When the League brought in a rule limiting a matchday squad to 5 loan players, one suspects they never imagined it would be tested. Nonetheless, when Charlton fans and bloggers alike try to second-guess the manager's team selection, we now have an additional constraint to consider.

McEveley would appear to be perhaps the pick of the septet, at least on paper. He is just 23 years old, but has both Premiership and full International experience (3 caps for Scotland). And unlike the likes of Cranie or Bouazza (22 and 23 respectively), he will not view a spell at Charlton as an obvious step down (at least not yet).

It is hard to imagine we will have a realistic option to buy him, but he at least provides a short-term alternative to the far from convincing Kelly Youga.

Deon Burton has seemingly had as many clubs as Marcus Bent, and looks disturbingly like him too. His scoring record is not dissimilar to Varney's (albeit over 300+ games), but it seems that unlike Varney, he has more facets to his game, able to hold the ball up, and score his fair share of scrappy goals.

What a fine mess our (fine) club has got itself into. In 2002, the BBC wrote an article suggesting Charlton were Britain's best-run club. It seems so much good work has been undone at worrying speed.

6 Comments:

At 4:52 AM, Anonymous Anonymous said...

What we have lacked since Curbs left is a plan.

We desperately need one, both on and off the pitch. If we fear we are going down, why not play our younger players and give them some experience and see who could cut it at this level, or the one below/above.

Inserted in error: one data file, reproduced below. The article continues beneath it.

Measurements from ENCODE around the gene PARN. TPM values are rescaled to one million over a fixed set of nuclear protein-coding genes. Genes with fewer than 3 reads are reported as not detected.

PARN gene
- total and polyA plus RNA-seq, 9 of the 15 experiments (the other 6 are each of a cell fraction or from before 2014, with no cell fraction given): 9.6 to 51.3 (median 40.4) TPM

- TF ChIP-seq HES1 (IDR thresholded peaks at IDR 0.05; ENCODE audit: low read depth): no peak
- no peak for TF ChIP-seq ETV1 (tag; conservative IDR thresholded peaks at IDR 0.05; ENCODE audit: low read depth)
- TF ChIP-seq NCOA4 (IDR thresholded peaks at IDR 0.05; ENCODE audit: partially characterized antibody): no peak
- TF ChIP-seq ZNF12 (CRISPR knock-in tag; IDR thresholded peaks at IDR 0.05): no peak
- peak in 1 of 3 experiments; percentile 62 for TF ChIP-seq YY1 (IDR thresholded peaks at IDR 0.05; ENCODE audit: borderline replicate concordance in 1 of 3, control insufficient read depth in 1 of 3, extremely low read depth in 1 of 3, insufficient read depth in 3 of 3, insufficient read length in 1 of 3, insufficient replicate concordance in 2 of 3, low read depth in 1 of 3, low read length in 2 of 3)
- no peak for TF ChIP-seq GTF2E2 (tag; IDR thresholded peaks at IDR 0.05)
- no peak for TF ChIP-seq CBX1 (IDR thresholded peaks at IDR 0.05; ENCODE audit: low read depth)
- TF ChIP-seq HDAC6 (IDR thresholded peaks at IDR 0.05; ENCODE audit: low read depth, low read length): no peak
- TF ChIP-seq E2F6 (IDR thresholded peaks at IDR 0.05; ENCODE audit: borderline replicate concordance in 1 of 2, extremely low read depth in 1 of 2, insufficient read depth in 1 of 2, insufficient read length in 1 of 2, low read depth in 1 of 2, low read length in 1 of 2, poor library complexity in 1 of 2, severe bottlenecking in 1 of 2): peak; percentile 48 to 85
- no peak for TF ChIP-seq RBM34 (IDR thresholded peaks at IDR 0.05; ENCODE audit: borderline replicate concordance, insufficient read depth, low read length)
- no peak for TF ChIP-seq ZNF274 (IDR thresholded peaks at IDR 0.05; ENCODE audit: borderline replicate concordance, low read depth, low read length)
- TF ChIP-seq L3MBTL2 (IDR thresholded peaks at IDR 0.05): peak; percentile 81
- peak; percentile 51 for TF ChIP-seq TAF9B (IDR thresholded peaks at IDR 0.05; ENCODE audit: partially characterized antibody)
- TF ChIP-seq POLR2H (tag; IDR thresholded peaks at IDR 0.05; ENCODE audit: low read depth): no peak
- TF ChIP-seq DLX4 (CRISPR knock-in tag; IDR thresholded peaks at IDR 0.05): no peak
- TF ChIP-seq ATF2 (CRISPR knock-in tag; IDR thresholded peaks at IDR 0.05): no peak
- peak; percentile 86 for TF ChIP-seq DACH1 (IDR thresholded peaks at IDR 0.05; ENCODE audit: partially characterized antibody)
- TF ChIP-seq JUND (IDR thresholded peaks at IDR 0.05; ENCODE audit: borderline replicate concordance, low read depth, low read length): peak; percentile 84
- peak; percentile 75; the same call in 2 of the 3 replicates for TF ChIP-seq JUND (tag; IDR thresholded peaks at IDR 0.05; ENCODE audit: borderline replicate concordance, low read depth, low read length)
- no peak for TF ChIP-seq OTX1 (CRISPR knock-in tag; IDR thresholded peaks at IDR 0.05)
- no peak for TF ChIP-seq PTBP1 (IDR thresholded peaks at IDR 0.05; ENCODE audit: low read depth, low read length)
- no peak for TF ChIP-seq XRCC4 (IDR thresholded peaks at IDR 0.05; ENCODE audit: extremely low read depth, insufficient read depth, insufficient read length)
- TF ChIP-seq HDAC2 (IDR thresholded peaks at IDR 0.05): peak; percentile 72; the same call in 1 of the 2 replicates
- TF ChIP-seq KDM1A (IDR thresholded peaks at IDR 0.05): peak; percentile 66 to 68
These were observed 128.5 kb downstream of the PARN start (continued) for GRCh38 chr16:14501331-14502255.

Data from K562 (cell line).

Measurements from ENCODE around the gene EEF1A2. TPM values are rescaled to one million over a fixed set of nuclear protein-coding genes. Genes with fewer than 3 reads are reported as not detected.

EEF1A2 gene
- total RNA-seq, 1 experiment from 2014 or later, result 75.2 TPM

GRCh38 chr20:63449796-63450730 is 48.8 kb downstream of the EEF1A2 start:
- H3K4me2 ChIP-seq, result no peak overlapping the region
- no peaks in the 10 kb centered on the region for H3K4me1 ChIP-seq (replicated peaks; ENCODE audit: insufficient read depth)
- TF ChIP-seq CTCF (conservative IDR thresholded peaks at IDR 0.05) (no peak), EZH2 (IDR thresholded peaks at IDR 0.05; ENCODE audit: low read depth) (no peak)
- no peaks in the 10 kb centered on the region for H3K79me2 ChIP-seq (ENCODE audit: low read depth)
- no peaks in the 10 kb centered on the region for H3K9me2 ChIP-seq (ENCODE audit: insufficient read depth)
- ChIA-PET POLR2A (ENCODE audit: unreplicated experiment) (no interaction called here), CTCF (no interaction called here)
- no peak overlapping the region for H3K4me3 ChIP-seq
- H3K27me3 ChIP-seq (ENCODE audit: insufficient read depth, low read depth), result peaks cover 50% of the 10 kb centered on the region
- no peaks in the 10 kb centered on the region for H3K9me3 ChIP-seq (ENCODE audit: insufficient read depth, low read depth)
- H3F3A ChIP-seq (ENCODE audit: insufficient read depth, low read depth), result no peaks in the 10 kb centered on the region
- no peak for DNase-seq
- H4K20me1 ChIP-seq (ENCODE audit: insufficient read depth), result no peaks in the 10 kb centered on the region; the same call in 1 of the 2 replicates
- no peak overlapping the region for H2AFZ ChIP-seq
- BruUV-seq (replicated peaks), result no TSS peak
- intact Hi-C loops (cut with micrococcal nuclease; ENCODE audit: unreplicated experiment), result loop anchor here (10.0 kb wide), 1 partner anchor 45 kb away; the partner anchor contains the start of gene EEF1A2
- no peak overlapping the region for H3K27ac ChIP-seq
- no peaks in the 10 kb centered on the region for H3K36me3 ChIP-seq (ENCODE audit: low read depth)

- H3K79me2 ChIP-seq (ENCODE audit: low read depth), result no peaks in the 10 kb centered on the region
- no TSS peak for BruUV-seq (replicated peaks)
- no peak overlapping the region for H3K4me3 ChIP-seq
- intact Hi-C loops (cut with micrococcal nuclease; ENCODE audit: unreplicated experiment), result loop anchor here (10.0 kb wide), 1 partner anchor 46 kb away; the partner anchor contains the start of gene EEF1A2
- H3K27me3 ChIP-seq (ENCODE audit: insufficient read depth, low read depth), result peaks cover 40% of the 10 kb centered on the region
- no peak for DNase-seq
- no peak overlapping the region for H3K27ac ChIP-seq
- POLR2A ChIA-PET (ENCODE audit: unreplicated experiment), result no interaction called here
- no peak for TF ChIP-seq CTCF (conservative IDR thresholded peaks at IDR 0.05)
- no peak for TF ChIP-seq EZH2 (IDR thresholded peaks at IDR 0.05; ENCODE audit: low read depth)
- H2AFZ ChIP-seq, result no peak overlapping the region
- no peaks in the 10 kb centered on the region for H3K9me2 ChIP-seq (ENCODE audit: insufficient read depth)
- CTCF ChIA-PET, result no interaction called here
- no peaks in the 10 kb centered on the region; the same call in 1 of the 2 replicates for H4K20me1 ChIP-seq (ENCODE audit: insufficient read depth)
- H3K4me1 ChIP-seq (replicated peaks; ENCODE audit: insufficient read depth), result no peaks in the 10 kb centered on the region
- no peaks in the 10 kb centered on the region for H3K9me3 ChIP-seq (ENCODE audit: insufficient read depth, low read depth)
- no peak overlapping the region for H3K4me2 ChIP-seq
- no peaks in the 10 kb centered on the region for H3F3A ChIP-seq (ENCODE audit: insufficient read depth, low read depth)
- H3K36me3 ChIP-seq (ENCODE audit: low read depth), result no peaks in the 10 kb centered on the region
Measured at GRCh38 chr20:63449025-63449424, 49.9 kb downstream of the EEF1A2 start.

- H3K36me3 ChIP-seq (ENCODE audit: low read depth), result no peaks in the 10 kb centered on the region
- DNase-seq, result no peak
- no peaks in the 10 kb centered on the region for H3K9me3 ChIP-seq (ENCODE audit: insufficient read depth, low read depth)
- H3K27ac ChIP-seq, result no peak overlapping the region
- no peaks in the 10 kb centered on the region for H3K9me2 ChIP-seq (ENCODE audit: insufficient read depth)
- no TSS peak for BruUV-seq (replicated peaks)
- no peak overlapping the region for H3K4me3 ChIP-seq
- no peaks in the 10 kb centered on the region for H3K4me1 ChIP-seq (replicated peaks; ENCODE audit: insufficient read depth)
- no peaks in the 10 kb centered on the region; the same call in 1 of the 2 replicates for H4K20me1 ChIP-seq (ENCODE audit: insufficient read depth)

If we think we can stay up, why keep signing bloody strikers, when we are conceding 2, 3 and 5 goals per game....

 
At 4:56 AM, Blogger Ken Jennings said...

I must confess to feeling (wishing) I will wake up and experience that relieved recognition that events have been so bizarre, it turns out I was having a nightmare.

But after all these years, I am confused as to how long I have been asleep as seemingly out of nowhere, the ridiculous and illogical appear to have become the norm.

What the hell is going on and how much damage has Pardew caused?

 
At 9:43 AM, Anonymous Terry Thomas said...

Pardew and Dowie caused untold damage to this club. So much so that we are now inundated with loan signings, (5 will probably play on Saturday) meaning that Pardew's legacy is that we only have 6 players good enough to start a Championship match, despite all the signings he made, and money he wasted. I've never known this club to be in such poor shape in the past 48 years. At least in the 60s and 70s we didn't expect much better, and we had an abundance of home grown players.

 
At 7:45 PM, Anonymous Anonymous said...